Cytotoxic and genotoxic potential of Walidda antidysenterica on h | 52593
Journal of Clinical Toxicology

Journal of Clinical Toxicology
Open Access

ISSN: 2161-0495

+44 1478 350008

Cytotoxic and genotoxic potential of Walidda antidysenterica on human lymphocytes- A herb used in Sri Lankan traditional medicine

4th Global Summit on Toxicology

August 24-26, 2015 Philadelphia, USA

Baragamaarachchi R Y1, Weearasena O V D S J1, Handunnetti S M1 and Samarasekara R2

Scientific Tracks Abstracts: J Clin Toxicol

Abstract :

Walidda antidysenterica (Apocynaceae) is widely used in traditional medicinal practices in Sri Lanka and in Asia as a remedy for
respiratory disorders, hematuria, spermatorrhoea, chest affections, helminthic disorders, dressing the oozing wounds, jaundice,
haemorrhoids, epilepsy, rheumatoid arthritis, osteoporosis, bacterial diseases and gut mobility disorders. Juice extracted from the
bark is administrated to treat mouth sores. Flowers are used to treat snake bites, and leaves are used to treat skin disorders such
as psoriasis, dermatitis etc. Despite of its medicinal value, it was reported that this plant contain pyrrolizidine alkaloids (a potent
toxic compound). Therefore the current study investigated the in vitro toxicity of ethanol leaf, stem bark and flower extracts of W.
antidysenterica. The cytotoxic and genotoxic activity of extracts were evaluated against human lymphocytes using trypan blue dye
exclusion assay and alkaline comet assay. All extracts exhibited decrease in cell viability (< 70%) at concentrations above 50 μg/ml
following 18 hour exposure, except flower extract which retained >80% cell viability even at 1000 μg/ml. Comet assay results indicated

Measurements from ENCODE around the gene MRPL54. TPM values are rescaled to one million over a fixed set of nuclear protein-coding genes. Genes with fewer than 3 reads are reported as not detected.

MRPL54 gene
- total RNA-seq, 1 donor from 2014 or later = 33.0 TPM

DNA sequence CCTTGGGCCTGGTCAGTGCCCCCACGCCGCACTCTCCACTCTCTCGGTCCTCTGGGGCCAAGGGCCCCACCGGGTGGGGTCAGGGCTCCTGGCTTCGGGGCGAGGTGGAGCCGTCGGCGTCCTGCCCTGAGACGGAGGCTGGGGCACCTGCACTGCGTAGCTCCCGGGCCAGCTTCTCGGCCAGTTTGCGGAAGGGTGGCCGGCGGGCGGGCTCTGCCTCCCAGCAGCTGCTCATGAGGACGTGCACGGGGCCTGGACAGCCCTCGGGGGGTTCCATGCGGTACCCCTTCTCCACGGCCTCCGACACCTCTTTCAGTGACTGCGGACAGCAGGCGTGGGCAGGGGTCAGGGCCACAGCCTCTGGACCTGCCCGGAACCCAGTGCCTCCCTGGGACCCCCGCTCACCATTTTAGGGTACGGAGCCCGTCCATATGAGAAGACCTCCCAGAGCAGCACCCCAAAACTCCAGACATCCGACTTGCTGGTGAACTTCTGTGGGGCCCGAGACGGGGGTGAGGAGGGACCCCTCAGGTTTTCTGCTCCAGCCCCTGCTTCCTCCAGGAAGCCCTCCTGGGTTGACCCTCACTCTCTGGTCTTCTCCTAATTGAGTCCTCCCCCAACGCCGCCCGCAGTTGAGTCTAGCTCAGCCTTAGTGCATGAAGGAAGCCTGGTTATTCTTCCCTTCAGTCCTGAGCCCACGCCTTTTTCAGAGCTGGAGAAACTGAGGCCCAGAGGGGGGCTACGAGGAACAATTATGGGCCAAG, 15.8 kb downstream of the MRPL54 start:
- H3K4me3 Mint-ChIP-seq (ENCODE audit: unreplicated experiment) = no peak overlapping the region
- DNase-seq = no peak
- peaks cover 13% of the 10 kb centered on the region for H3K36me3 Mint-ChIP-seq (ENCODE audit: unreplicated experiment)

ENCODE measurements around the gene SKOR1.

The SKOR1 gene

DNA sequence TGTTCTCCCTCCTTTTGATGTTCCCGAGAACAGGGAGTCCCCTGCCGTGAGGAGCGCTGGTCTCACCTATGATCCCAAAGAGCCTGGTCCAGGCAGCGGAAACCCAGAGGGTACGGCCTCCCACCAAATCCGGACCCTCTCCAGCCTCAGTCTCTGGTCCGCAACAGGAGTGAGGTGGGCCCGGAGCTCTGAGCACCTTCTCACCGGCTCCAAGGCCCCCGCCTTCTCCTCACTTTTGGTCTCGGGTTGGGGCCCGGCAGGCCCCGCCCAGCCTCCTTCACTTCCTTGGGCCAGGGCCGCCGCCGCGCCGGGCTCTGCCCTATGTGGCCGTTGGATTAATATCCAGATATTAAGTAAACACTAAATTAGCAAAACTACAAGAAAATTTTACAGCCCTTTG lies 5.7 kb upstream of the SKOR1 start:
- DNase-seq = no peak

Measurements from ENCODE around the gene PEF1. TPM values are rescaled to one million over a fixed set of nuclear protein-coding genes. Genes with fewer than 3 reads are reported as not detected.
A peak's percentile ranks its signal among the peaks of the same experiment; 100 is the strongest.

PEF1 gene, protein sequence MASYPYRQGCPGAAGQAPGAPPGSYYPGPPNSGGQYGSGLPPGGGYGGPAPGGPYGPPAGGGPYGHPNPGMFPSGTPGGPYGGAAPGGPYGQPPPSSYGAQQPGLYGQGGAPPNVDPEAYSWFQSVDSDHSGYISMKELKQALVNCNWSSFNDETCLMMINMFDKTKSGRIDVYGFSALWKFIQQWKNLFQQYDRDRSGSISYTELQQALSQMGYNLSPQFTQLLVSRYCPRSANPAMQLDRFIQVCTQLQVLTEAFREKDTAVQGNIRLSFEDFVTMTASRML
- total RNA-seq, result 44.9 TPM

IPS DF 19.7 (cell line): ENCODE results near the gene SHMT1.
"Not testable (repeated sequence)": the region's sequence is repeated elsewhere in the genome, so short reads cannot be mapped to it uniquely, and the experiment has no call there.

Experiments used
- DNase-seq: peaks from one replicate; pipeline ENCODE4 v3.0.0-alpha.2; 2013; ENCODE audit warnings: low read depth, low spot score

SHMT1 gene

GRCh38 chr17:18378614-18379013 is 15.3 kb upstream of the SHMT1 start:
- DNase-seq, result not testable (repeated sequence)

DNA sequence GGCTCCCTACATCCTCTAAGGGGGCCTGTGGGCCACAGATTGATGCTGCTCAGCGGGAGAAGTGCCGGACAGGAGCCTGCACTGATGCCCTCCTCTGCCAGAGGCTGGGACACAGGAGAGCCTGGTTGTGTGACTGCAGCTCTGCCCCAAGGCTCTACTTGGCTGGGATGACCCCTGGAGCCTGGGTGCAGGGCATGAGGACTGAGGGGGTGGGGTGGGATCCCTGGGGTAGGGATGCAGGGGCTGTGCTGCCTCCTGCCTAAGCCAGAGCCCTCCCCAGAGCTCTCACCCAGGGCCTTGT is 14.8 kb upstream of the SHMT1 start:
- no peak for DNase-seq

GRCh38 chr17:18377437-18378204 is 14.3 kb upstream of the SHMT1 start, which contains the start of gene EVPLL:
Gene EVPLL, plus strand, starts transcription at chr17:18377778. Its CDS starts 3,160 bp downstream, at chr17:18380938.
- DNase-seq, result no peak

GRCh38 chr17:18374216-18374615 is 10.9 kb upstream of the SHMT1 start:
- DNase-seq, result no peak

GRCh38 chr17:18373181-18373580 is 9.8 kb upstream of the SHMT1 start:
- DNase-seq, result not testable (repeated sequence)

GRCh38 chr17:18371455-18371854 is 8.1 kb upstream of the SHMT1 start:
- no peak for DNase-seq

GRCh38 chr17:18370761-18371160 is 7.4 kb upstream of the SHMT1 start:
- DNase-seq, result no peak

that the leaf extract induced DNA damages at the concentrations of 30, 40 and 50 μg/ml (p<0.05) and stem bark extract induced DNA
damages at the concentrations of 40 and 50 μg/ml (p<0.05) compared to positive control (H2O2). Flower extract did not induce DNA
damages even at 50 μg/ml (p>0.05). In conclusion, the results suggest that the flower extract was neither cytotoxic nor genotoxic
whereas leaf extract showed significant cytotoxic and genotoxic activity compared to stem bark extract in a concentration dependent

Biography :

Baragamaarachchi R Y is a first year PhD student who graduated with a first class in BSc Genetics from University of Bangalore. She obtained MSc in Molecular Life Sciences in 2014 from University of Colombo, Sri Lanka. Her research interests lie in Molecular Biology, Immunology, Medicinal plants, Genetics and Microbiology. She has served as a resource person at workshops based on Immunological techniques and awarded at 2nd International Conference on Frontiers in Molecular Life Sciences held> in Sri Lanka (2014), for outstanding poster presentation.